I have heard lots of good things about P90X. I know J Michaels is good too and I already have her stuff for free.
My menses are out of wack to be certain and that is a problem I haven't had before--the last two or three months have been completely wacky. I feel good though and have plenty of energy.
Yes. He had this gigantic red jar there he said he would "give" me. The cheapest option he has to offer me is $169 a month. Normally you have to go through his five-month program first whick is about 2K to get the "maintenance" portion. I would get to skip the initial 2K program though and work out with maintenance people that have already done it. He would hook me up with the engineered proteins and provide me an eating plan for the $169/month. In addition, you work out with him or his trainers 3x's a week for one hour.
Last edited by Thighs Be Gone : 07-26-2009 at 02:10 PM.
Thighs, you have been incredibly successful all on your own. Do you really need this snake-oil salesman's stuff? .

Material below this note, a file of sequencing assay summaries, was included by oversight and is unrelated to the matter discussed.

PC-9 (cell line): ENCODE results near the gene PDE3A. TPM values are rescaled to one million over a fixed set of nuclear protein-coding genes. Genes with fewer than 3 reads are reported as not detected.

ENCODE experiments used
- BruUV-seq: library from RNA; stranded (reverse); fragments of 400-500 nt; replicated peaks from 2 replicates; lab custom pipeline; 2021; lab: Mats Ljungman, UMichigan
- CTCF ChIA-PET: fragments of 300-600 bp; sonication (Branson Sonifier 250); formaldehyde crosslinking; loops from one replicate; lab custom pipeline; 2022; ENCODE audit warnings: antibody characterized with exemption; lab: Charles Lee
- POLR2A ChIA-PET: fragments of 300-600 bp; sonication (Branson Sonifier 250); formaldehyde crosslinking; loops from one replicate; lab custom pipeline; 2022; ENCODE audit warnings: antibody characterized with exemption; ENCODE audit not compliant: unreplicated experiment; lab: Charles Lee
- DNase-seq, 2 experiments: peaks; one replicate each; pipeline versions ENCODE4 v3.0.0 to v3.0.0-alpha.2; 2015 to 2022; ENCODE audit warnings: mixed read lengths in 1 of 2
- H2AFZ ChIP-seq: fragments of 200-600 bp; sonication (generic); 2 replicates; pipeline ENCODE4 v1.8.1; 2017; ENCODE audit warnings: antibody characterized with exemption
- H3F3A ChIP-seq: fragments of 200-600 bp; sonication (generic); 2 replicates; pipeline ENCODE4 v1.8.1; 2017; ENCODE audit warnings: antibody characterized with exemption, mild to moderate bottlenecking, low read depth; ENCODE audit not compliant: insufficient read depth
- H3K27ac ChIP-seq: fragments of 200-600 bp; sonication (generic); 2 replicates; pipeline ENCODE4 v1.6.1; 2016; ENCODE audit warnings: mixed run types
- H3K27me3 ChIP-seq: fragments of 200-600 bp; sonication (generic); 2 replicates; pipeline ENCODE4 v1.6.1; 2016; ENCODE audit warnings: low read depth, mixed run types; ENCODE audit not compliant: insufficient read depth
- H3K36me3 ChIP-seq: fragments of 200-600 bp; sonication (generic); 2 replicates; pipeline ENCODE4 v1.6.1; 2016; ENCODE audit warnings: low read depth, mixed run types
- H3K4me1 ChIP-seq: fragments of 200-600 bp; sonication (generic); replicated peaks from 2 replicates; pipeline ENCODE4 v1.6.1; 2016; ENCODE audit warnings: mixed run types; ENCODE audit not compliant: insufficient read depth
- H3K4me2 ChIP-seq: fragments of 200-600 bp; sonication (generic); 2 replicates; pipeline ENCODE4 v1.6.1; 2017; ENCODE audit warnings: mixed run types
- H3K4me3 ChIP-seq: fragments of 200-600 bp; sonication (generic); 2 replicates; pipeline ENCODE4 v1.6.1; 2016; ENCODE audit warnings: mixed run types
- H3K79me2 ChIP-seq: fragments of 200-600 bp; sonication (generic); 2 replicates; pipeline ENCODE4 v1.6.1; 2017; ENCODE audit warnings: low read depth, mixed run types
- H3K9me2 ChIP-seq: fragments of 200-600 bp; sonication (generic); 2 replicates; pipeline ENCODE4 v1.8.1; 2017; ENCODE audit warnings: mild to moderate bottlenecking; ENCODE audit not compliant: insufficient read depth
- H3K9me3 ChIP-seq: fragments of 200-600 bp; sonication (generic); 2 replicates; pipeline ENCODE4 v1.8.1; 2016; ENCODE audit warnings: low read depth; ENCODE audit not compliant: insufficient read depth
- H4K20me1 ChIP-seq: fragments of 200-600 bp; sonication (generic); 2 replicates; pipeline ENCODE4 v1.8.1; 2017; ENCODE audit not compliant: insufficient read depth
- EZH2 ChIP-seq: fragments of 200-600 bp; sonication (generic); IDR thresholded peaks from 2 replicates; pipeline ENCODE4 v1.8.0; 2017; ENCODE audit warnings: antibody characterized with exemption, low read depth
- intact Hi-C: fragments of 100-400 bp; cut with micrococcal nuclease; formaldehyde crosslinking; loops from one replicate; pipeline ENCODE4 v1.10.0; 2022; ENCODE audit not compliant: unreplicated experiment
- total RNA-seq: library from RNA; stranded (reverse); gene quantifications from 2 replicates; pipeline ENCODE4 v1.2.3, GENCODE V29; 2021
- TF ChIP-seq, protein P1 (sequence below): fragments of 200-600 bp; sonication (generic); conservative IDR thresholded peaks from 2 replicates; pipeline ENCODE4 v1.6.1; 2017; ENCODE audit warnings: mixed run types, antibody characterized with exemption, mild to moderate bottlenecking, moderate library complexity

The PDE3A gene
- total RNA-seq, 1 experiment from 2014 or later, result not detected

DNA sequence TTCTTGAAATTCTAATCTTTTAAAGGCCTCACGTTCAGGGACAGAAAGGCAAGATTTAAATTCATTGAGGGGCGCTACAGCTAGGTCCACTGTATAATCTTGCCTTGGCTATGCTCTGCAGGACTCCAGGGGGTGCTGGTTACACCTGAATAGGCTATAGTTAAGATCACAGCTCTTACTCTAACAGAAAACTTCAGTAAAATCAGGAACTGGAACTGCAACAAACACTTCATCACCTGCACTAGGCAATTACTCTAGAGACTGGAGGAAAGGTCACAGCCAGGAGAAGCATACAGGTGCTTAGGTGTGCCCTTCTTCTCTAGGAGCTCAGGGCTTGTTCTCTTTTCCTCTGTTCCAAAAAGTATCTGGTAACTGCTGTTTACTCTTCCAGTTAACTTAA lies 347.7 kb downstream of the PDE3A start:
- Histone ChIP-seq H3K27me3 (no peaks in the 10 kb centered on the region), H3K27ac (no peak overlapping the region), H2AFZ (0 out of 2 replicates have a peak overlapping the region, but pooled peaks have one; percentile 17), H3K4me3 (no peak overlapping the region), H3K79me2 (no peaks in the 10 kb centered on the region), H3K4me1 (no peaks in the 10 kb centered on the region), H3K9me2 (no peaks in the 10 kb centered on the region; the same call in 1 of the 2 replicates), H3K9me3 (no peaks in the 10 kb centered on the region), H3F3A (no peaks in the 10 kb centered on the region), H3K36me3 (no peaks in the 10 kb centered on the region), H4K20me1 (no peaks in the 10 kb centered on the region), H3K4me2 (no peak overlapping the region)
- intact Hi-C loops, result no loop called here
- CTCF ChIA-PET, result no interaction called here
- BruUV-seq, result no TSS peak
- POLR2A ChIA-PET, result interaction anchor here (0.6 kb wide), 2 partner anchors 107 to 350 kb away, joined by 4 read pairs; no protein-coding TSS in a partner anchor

Thank you so very much. I feel so good about what I have accomplished alone and with the info. I have learned on 3FC. I really am going to kick this to a whole new level though and I guess I am looking around to see what that is going to be.
Last edited by Thighs Be Gone : 07-26-2009 at 02:09 PM.
I prefer the gym but nobody NEEDS a gym memebership. And as far as buying a home weight set, well that can get expensive too. Maybe try getting a resistance band. You can use it for a wide variety of exercises and just tie a knot in it to up the resistance. Way cheaper!
Location: Lyin' in a puddle of sweat on the floor.